4. Spectroscopy - The Inner Workings of Atoms

Posted by Andri Fadillah Martin on Friday, February 17, 2012

The Inner Workings of Atoms

This illustration shows the complete visible spectrum of the giant star Arcturus. By passing the star's light through a prism, the light is spread out into its component colors, displayed here wrapped around row after row from red at top left to blue at bottom right. Each of the 50 rows covers 8 nanometers in wavelength, for complete coverage of the visible spectrum from 300 to 700 microns. The many dark lines are caused by light from the hot star being absorbed by specfic atoms and ions in the star's cooler atmoshpere. (NOAO)

The Big Picture: Spectroscopy is a powerful observational technique enabling scientists to infer the nature of matter by the way it emits or absorbs radiation. Not only can spectroscopy reveal the chemical composition of distant stars and yield knowledge of how they shine, it can also provide a wealth of information about the birth, evolution, and death of myriad objects in the Universe.


Studying this chapter will enable you to:
Describe the characteristics of continuous, emission, and absorption spectra and the conditions under which each is produced.
Explain the relation between emission and absorption lines and what we can learn from these lines.
Specify the basic components of the atom and describe our modern conception of its structure.
Discuss the observations that led scientists to conclude that light has particle as well as wave properties.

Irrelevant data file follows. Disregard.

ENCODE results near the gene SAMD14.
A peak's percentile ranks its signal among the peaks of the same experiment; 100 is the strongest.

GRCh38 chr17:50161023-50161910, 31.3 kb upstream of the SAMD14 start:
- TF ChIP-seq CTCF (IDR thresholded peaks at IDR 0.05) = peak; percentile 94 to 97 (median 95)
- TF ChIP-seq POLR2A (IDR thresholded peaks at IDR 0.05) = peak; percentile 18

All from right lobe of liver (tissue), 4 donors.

Explain how electron transitions within atoms produce unique emission and absorption features in the spectra of those atoms.
Describe the general features of spectra produced by molecules.
List and explain the kinds of information that can be obtained by analyzing the spectra of astronomical objects.

The wave description of radiation allowed nineteenth-century astronomers to begin to decipher the information reaching Earth from the cosmos in the form of visible and invisible light. However, early in the twentieth century, it became clear that the wave theory of electromagnetic phenomena was incomplete—some aspects of light simply could not be explained purely in wave terms. When radiation interacts with matter on atomic scales, it does so not as a continuous wave but in a jerky, discontinuous way—in fact, as a particle. With this discovery, scientists quickly realized that atoms, too, must behave in a discontinuous way, and the stage was set for a scientific revolution that has affected virtually every area of modern life. In astronomy, the observational and theoretical techniques that enable researchers to determine the nature of distant atoms by the way they emit and absorb radiation are now the indispensable foundation of modern astrophysics.

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